Understanding the struggles behind dyslexia will help you to deal with the challenges that you or your child face. At TLC we strive to help you and your child overcome any challenges that you may face. It is common, and you have support!

Learning Style Difference vs Learning Difficulty

The overarching role of any teacher and parent is to help their children learn how to be life-long learners. But what if a child has trouble learning? Students in grades K-3 now are learning in areas where information and technologies are changing every month.  If they are having difficulty mastering ‘the basics’ and seem unable to use these building blocks to move forward, they’re at risk for developing a low self-esteem early on. Later in life they may be unable to effectively train in a career of their choosing.

Before making an assumption that a child has a learning disability it’s important to make the distinction between a different learning style and a learning difficulty.  Individuals each experience the world in a unique way due to their different perception abilities. Individuals each process or act on information in unique ways due to their different ordering abilities. Our perception and ordering abilities can be considered what determines our learning style.

The Gregorc model is a widely used method to delineate learning style. Developed by Anthony F. Gregorc and Kathleen A. Butler, it is based upon the abilities of perception and ordering. Specifically, there are two generalized perceptual qualities: concrete and abstract, and there are two generalized ordering qualities: sequential and random.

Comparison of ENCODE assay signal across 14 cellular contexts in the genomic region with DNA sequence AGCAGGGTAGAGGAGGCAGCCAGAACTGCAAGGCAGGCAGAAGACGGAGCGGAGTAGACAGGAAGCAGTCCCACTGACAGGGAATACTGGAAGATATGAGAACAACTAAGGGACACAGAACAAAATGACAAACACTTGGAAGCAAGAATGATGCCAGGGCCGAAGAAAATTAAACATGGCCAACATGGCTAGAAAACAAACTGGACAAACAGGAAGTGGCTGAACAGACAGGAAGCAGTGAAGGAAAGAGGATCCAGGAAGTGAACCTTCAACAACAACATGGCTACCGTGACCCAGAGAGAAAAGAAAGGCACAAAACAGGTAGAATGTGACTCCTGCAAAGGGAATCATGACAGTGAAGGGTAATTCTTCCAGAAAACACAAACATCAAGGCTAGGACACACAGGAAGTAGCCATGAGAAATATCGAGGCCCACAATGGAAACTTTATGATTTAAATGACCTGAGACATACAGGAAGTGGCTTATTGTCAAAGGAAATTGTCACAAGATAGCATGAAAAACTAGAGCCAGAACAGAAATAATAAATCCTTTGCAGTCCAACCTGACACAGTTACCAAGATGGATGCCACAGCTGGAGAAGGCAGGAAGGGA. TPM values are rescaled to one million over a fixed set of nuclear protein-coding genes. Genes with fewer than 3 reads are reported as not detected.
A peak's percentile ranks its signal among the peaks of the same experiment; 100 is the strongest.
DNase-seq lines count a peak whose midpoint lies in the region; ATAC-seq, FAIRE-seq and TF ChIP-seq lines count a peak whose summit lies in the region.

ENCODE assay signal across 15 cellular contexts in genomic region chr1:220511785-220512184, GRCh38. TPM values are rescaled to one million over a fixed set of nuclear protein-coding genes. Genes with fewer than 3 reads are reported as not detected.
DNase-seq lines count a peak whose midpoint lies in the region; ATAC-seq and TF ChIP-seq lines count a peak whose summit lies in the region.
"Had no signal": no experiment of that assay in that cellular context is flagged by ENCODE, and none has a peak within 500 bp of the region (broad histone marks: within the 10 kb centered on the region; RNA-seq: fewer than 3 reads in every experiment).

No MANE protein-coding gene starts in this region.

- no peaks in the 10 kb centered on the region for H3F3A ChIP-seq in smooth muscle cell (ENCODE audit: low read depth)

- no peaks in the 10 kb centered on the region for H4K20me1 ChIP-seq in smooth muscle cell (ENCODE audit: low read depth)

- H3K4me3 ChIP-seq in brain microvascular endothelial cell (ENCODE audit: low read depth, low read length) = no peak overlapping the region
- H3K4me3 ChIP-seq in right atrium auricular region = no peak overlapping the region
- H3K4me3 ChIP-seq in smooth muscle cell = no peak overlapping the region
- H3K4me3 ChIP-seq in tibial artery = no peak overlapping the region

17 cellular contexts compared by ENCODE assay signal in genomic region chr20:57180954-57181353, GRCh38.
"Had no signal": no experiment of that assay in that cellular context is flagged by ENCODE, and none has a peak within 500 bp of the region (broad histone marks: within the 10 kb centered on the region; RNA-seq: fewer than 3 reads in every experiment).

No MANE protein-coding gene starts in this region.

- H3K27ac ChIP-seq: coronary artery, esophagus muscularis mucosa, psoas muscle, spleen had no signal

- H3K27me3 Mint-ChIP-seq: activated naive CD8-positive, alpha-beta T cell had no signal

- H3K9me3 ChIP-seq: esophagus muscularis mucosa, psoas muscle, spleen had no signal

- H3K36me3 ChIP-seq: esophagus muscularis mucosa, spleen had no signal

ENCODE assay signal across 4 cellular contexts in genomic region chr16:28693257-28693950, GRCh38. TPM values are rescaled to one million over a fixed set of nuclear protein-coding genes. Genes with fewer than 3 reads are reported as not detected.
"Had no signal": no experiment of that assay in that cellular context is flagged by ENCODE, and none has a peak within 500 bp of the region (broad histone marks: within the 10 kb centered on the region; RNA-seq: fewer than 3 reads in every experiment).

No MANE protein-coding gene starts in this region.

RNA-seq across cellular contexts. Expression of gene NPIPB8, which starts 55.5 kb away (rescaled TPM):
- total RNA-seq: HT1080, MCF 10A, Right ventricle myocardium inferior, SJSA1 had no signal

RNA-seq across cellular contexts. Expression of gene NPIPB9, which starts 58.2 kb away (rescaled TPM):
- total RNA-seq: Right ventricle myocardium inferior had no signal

• Gregorc Model of Learning StylesConcrete: Information acquired directly through the senses: sight, smell, touch, taste, and hearing. The concrete ability is associated with the obvious, the “here and now” as opposed to hidden meanings or interpretative relationships.
  • Abstract: The ability to visualize, to conceive ideas, to understand and contemplate that which you cannot actually experience through the senses. Abstract quality is associated with intuition and imagination; beyond the obvious.
  • Sequential: Information is organized in a linear, step-by-step manner. This would mean following a logical train of thought, having a plan and following it rather than acting on impulse.
  • Random: Information tends to be organized by chunks, in no particular order. This may mean skipping steps, starting something in the middle or working backwards from the end, acting on intuition and impulse rather than a specific plan.